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Does Henry V offer a patriotic version of Henry's campaigns on the surface while a sceptical subtext runs throughout the play?

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Does Henry V offer a patriotic version of Henry's campaigns on the surface while a sceptical subtext runs throughout the play? The play I will write about is Henry V by William Shakespeare was written in the time of Elizabeth I but refers to the events of 1415 when King Henry V led a war against the French. The play is the fourth in a series of history plays that Shakespeare wrote beginning with Richard II and continuing with Henry IV Parts 1 and 2. The two Henry IV plays chart the adventures of 'Prince Hal' who later becomes Henry V. Prince Hal did not stay in court and prepare to be a King but spent his time drinking in the Boar's Head Tavern with characters such as Pistol, Nym and Bardolph, who are in this play and Sir John Falstaff. On becoming King Henry had to renounce Falstaff, which broke Falstaff's heart. It must be remembered that some people who would have seen Henry V would also have seen Henry IV where Henry betrays Falstaff and so Henry's character would have this fact hanging over him from the previous play. The play was performed in the 1590s and people still had strong memories of the Spanish Armada in 1588. Many people saw that conflict as a religious and righteous war as it was Protestant England against Catholic Spain. ...read more.


Many of the phrases in this chorus speech seem very patriotic and complimentary to Henry on one level, as the phrases I have focused on above show. However, if a thoughtful audience compares the information from this with that presented elsewhere in the play then many of the phrases put Henry in not so good a light. Act 4 Scene 1 is a very interesting scene; it starts with the King discussing the impending Battle with the Lords of England. Henry then borrows a cloak from one his advisors and goes about the camp in disguise so he can learn the mood of his soldiers on the eve of a battle that many expect will see all the English die at the hands of the French. The chorus refers to this in his Act 4 speech, he says 'Proud of their numbers and secure in soul the confident and over-lusty French do the low-rated English play at dice.' These few lines in the chorus speech say that the French are rolling dice on how long the English will last, Shakespeare also refers to the French as 'over lusty' and this means that the French are almost too eager to go into battle and so these lines also serve to give the impression that the French are over-confident which would please a patriotic English audience. ...read more.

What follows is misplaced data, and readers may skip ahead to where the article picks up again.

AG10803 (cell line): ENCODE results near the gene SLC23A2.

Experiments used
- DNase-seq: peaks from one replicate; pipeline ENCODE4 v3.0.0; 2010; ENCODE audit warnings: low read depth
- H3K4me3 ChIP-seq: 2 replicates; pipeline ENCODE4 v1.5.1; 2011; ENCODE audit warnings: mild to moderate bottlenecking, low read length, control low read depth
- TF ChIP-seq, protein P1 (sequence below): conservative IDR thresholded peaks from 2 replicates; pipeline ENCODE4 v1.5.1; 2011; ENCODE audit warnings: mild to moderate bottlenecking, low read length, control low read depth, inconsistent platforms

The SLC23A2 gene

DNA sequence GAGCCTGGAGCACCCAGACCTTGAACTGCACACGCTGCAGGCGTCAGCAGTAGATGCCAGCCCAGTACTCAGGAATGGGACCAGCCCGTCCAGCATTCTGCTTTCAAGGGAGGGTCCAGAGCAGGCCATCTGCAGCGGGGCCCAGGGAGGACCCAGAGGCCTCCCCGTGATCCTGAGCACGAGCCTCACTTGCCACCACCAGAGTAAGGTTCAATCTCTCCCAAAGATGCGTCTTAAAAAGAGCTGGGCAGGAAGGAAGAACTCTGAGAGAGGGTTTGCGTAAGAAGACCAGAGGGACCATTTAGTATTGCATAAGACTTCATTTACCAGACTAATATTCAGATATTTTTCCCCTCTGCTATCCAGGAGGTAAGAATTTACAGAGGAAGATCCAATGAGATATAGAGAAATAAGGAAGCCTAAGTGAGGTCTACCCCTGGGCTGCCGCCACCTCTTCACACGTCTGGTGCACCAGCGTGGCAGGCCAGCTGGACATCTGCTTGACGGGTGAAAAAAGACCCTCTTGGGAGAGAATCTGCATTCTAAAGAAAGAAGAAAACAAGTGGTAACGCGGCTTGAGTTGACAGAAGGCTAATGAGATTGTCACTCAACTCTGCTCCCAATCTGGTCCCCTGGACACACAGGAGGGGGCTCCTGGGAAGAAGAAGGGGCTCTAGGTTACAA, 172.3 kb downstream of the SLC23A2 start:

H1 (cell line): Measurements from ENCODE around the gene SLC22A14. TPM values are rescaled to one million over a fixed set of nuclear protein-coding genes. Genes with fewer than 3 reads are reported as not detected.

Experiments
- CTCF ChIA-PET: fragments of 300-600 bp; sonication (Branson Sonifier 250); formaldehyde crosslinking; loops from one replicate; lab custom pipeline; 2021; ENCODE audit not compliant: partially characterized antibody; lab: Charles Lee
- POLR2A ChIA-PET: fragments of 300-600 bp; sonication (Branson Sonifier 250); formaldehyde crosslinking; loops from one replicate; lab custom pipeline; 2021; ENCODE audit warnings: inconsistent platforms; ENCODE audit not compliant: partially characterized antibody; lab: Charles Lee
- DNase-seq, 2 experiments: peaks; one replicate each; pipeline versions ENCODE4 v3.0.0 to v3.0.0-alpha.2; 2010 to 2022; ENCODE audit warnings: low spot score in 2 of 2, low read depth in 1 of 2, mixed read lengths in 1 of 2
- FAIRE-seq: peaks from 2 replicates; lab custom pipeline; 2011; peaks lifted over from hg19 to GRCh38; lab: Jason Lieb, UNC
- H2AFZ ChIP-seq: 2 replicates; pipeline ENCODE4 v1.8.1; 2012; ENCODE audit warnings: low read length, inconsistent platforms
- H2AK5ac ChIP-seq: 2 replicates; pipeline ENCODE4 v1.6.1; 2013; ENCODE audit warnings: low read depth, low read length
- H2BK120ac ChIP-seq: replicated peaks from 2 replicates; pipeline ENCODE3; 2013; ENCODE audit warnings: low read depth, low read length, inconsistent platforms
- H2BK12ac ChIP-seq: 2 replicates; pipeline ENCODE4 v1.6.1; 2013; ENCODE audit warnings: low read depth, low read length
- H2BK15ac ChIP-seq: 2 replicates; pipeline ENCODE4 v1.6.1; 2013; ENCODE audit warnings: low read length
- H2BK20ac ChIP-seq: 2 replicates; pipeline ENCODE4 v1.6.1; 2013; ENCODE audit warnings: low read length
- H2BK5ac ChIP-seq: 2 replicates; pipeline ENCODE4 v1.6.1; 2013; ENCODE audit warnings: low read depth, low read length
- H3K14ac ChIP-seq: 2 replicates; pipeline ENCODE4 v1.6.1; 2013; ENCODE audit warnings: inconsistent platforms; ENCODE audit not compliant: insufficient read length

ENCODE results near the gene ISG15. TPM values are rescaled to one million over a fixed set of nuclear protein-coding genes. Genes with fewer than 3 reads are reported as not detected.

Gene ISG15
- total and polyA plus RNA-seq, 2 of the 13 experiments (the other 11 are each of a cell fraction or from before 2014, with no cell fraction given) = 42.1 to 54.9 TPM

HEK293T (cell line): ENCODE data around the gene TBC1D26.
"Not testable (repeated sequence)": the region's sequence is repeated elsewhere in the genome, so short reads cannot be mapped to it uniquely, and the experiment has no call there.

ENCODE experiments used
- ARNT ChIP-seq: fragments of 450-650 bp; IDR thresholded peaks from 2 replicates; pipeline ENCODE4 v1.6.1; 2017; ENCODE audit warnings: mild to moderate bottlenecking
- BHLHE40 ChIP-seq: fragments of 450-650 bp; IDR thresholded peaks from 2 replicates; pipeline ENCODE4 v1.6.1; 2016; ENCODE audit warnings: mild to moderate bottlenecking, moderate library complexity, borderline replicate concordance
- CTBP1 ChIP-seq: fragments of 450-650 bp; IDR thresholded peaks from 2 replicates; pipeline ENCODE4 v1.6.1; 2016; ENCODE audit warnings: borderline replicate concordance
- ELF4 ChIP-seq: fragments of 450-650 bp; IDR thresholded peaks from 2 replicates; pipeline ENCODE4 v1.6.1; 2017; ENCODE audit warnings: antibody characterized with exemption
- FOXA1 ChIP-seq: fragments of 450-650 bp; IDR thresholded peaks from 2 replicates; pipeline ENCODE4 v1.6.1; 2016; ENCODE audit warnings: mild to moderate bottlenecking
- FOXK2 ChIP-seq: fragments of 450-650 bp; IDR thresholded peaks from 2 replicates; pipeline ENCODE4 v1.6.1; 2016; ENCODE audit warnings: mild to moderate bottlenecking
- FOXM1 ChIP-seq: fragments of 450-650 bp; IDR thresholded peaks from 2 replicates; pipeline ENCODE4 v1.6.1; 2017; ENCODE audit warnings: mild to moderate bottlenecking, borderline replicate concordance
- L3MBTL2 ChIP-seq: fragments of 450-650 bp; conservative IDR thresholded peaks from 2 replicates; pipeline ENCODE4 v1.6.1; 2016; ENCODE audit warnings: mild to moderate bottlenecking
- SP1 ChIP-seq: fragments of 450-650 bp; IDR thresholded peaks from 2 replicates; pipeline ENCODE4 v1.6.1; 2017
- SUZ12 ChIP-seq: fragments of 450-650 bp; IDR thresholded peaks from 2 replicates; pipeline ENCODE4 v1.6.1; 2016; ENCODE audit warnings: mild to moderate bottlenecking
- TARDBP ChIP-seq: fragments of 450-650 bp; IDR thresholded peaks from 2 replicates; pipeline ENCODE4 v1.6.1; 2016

The play also deals with the morality of war and while on the surface it paints a very patriotic and glorious conclusion about Henry's French campaign the subtext for many scenes is dubious about how moral the war actually was. Apart from the obvious fact that the play made Henry seem as if he was going to war because two bishops wanted to avoid paying taxes the play also attacks the morality of war and Shakespeare may have been trying to signal that any war for whatever reason cannot be just as it causes immense suffering on both sides. This would clash with the accepted view of the conflict with Spain and the Spanish Armada, this was generally accepted to be a holy war (Protestant England against Catholic Spain) and it could not be faulted. Because the play raises these issues much of the criticism of Henry and his war is not openly written about but rather covered by the patriotic chorus. However Shakespeare actually uses the chorus speeches to encourage the audience not to trust the chorus and some of the chorus' words plainly contradict actions in the play. This creates a play that anybody reading or watching is encouraged to think about and see the many different meaning s of the text and think about whether war is actually so great, probably exactly what Shakespeare intended. ...read more.

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